In other words, they'll get angry if they see someone else getting angry about perceived losses to their personal freedom. They'll defend someone else's right to do something stupid, simply because it's their right.

Censoring or restricting someone's freedoms can often enhance the attractiveness of that freedom. It's the forbidden fruit at work. Take something away, and that's suddenly all they want to do. Tell them to wear a seatbelt. Tell them smoking is bad for them. Suddenly, it's the cool thing to do.

You can trigger someone's reactance overtly by using controlling language. But you can also trigger it indirectly, even accidentally. If someone happens to associate a request or a warning with something negative in their life, like a controlling spouse, then they're less likely to listen.

A lot of people get a real kick out of ignoring warnings. They enjoy disregarding advice from experts. They love harassing and ridiculing those of us who do take threats and warnings seriously.

Individualists only tend to take warnings seriously when a threat becomes absolute. They wait until the volcano erupts. They wait until the waves crash ashore. They wait until the flames lick their skin. Only then do they react, and it's usually a panic-driven response to save their own hide. They don't do anything to help anyone else, and their panic almost always causes a lot of problems for everyone else. As one internet troll told me, they were waiting for people to fall down in the street choking with disease before putting on a good respirator. And of course, as many of us know, it's far too late by then.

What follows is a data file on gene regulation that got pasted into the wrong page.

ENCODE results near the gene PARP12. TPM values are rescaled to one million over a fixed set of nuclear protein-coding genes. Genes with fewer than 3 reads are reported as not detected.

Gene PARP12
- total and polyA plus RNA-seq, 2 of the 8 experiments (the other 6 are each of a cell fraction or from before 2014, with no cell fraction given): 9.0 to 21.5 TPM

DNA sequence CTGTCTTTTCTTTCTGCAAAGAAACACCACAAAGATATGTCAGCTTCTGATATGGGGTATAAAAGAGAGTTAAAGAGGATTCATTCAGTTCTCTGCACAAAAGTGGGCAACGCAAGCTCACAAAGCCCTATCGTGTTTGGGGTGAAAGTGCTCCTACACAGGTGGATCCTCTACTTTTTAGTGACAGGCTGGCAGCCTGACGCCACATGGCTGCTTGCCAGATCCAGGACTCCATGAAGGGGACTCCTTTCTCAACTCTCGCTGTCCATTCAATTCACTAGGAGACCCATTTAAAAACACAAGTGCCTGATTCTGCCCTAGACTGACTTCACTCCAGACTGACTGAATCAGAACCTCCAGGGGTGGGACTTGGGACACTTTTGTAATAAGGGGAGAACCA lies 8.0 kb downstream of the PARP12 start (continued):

There's a cultural component to reactance.

You see less reactance in more collectivist societies. You see more reactance in individualist societies. I think we can all agree that western countries, especially the U.S., pride themselves on their individual freedoms. Every single day, Americans celebrate their right to act stupid and do dangerous things. It's getting to be a real pathology over here.

So, what can you do?

The research suggests you have to be as indirect and neutral as possible when trying to influence someone's behavior.

Even then, you might fail.

Again, it depends. You can be direct with some people. And with others, there's pretty much nothing you can do. You just have to leave them alone. We've seen how well neutral, indirect attempts work at getting individualists to change their behavior. Maybe you'll avoid making them angry, but they'll likely just ignore you, even laugh at you.

So as we stare down another pandemic, along with all the other consequences of an overheated planet, don't be shocked at all the reactance you see. Don't be surprised when you see people wanting to cuddle with birds and drink unpasteurized milk, simply because someone told them it's a bad idea right now. By trying to help someone, you triggered their reactance.

There's one lesson here:

All you can really do is present people with important information, and then let them make their own decisions.

If they make stupid decisions simply because they can...

Stay away from them.